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The Lawyer reported this morning that Mark Walker, until recently the
managing partner of Cleary Gottlieb in New York, has moved to Paris and
into the world of finance as a senior advisor to the global sovereign advisory
group at Lazard.
One of the subtle flaws in many law
firm governance schemes is the absence of policies and management structures
that facilitate a managing partner's return to full-time practice or a
transition to a new career.
Sometimes the end of a managing
partner's term of office can create a crisis with financial, governance, and
leadership implications for the continued success of the firm. Midsize law
firms appear to be the most vulnerable, although the transition can be
difficult for small and large firms, as well.
This is one of the principal
reasons, although not the only one, for the "managing partner for life"
phenomenon that we see in many law firms. It becomes easier for the managing
partner to remain in place, usually with the enthusiastic support of one's
partners (most of whom would not want the job), rather than reintegrate into
the firm's practice and rebuild client relationships that largely had been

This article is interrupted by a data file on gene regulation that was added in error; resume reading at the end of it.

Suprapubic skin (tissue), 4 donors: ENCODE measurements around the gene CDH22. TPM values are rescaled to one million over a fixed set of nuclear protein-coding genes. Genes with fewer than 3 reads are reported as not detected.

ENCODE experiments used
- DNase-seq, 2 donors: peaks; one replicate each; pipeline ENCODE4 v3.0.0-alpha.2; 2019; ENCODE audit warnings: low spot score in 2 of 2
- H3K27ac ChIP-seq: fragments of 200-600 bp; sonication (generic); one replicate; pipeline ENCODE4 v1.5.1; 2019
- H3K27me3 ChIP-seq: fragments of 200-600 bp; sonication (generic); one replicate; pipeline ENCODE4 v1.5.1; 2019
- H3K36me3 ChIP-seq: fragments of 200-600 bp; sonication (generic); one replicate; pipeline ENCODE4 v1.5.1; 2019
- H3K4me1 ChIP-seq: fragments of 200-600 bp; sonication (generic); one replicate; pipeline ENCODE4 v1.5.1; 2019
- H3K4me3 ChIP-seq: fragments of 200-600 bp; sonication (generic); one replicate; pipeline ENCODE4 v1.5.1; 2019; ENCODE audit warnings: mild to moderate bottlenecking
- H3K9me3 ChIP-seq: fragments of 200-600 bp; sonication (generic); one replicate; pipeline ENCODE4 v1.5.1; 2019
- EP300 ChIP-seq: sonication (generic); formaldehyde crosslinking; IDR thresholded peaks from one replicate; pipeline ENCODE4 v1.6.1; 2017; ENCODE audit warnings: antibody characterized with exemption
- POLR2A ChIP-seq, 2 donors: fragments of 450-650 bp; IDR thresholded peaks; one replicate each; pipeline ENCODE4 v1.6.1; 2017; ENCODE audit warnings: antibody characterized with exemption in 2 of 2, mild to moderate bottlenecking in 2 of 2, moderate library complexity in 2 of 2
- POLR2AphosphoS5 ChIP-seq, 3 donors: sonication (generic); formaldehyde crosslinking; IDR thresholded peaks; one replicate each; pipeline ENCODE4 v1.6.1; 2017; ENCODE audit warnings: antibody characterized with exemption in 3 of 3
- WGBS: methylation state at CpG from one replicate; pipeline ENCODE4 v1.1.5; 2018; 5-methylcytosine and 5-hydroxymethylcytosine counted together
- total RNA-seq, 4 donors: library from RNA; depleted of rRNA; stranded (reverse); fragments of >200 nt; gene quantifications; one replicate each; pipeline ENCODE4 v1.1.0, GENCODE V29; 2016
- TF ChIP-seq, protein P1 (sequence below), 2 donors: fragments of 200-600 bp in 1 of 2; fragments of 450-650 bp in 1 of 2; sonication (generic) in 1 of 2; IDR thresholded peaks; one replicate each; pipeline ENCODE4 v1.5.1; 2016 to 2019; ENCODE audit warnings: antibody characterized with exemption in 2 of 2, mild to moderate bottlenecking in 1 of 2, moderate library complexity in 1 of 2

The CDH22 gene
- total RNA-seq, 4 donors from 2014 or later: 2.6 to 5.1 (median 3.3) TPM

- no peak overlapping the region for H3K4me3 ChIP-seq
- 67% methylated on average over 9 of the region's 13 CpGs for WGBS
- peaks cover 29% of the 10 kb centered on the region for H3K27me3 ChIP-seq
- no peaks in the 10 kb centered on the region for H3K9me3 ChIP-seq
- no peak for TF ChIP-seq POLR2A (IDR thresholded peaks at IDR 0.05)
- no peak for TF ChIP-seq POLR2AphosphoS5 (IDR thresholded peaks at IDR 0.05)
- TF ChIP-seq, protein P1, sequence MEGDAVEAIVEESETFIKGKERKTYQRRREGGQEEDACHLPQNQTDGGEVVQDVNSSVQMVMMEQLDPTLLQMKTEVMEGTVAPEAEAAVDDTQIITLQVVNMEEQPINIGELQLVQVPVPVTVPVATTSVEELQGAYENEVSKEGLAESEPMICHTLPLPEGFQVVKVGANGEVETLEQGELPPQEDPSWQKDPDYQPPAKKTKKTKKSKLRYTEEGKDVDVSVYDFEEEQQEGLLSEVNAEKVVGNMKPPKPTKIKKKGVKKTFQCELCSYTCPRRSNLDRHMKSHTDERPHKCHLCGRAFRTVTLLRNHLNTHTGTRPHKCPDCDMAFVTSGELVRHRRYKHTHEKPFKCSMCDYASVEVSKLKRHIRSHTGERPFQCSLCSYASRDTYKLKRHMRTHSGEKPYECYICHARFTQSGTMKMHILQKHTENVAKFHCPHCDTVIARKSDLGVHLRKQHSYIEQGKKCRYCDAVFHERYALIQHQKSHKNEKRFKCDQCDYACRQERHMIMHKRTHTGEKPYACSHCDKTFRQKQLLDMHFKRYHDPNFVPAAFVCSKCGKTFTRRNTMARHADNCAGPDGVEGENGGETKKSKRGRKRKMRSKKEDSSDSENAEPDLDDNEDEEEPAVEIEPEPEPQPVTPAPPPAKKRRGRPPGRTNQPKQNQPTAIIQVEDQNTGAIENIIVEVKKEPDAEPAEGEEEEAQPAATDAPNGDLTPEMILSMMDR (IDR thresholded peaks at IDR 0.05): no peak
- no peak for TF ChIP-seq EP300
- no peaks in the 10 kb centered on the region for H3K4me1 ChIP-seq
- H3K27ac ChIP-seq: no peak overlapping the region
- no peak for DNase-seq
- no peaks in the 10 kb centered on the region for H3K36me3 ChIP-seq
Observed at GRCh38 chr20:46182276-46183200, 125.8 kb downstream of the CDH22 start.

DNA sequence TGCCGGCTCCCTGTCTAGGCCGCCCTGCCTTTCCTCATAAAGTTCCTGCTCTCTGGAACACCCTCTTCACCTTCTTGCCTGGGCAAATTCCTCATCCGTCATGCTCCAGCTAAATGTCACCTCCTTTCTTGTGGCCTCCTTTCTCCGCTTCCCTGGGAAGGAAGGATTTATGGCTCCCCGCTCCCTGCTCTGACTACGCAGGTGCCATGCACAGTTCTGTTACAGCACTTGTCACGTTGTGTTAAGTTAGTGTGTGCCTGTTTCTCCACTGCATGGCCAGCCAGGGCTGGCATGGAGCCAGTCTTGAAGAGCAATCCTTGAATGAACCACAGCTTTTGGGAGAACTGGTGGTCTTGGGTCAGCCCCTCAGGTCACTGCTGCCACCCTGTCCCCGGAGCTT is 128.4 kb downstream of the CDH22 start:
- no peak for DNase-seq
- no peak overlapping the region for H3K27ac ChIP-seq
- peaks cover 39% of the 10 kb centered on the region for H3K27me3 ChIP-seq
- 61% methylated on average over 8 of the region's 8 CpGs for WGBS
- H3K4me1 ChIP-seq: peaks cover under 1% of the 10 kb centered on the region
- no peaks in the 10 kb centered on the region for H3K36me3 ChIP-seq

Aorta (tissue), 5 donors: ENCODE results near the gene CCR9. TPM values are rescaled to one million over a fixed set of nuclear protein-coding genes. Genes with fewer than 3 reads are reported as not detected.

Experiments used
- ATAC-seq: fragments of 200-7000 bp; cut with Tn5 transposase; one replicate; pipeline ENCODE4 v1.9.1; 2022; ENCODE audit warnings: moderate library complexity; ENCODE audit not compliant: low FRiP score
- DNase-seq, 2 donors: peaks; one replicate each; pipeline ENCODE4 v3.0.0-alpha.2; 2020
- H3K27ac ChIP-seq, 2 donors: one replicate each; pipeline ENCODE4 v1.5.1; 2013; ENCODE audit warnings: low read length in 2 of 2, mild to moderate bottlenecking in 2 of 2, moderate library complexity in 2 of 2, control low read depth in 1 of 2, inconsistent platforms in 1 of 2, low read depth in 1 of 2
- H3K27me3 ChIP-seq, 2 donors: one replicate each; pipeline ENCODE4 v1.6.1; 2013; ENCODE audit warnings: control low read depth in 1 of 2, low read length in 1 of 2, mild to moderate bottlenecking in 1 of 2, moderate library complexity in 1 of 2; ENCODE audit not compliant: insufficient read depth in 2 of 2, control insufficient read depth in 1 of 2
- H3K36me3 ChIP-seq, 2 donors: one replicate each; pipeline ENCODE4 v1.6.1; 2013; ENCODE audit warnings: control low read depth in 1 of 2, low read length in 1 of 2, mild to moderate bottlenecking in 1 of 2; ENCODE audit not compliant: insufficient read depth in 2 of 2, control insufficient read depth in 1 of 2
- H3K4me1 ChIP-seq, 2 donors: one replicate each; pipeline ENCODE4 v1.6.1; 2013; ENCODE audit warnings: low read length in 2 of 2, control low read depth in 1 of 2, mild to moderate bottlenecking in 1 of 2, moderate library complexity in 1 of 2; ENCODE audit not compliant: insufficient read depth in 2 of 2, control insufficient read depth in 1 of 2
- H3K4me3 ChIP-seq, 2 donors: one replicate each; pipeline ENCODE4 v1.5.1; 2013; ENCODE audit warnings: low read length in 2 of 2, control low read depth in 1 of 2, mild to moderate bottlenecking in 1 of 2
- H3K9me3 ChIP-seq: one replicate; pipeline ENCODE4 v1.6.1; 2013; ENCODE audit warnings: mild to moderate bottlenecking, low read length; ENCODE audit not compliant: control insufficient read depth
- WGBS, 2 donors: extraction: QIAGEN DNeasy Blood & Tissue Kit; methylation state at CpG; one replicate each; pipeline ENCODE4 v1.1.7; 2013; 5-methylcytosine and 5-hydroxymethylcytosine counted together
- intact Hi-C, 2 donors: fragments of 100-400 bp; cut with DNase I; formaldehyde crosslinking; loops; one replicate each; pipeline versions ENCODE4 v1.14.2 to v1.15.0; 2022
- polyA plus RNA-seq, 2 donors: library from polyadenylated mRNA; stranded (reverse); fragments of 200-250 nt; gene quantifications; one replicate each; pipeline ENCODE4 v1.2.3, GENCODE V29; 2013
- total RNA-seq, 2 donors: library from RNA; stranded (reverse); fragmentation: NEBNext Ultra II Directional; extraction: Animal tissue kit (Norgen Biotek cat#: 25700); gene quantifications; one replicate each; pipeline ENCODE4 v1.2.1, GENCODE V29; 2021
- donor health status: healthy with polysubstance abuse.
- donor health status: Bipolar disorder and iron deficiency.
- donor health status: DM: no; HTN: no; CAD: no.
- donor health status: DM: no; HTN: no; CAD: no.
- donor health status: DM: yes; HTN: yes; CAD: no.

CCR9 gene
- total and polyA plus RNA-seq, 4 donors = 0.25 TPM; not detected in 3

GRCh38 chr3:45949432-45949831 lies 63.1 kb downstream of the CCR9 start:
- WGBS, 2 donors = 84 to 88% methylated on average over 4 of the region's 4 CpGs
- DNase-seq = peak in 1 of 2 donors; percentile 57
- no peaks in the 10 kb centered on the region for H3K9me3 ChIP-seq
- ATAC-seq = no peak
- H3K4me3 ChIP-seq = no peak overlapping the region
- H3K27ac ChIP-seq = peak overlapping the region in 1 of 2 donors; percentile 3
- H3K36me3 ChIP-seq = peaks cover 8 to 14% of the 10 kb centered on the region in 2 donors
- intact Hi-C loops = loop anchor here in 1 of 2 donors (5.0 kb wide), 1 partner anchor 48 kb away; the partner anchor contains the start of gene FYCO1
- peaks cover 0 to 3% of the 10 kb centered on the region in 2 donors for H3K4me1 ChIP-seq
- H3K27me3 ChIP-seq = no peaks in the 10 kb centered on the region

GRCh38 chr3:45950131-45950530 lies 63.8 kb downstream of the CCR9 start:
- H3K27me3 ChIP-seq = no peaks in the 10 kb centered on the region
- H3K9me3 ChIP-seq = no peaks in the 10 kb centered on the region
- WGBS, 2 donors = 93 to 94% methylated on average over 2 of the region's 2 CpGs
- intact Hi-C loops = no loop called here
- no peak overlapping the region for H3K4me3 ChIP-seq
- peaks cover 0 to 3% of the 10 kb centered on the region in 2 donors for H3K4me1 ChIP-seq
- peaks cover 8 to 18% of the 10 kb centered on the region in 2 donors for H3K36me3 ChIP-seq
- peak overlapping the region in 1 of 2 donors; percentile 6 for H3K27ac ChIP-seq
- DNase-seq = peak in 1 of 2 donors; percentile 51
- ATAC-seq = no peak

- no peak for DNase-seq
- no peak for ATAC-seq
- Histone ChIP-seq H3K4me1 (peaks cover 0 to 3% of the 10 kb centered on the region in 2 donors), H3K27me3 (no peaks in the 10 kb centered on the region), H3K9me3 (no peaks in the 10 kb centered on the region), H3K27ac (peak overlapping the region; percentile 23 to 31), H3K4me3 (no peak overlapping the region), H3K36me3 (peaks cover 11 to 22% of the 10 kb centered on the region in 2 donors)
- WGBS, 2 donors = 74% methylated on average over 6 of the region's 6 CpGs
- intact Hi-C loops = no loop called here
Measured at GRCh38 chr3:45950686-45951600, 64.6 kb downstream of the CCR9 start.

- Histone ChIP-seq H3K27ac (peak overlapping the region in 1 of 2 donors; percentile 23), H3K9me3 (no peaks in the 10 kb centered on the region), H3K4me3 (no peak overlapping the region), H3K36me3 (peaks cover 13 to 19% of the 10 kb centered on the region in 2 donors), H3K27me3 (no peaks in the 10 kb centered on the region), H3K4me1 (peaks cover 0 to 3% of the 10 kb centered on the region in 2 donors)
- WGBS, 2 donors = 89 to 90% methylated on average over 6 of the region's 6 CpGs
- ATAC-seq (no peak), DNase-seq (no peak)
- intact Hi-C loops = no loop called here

shifted to other partners.
Most law firms have buy-out
procedures in their partnership agreements. (I use the traditional term partnership
agreement to include similar documents for other corporate structures of
law firms, such as limited liability companies or professional
corporations.) However, in many instances, these provisions have not
changed in years - even decades - and might not reflect the current size,
value, and financial personality of the firm.
Here are three relevant indicators
that your firm's partnership agreement might need a review and updating:
For more information about how
Walker Clark, LLC, can assist your firm with these and other governance-related
issues, please contact me by e-mail.
on the Walker Clark Worldview Blog.
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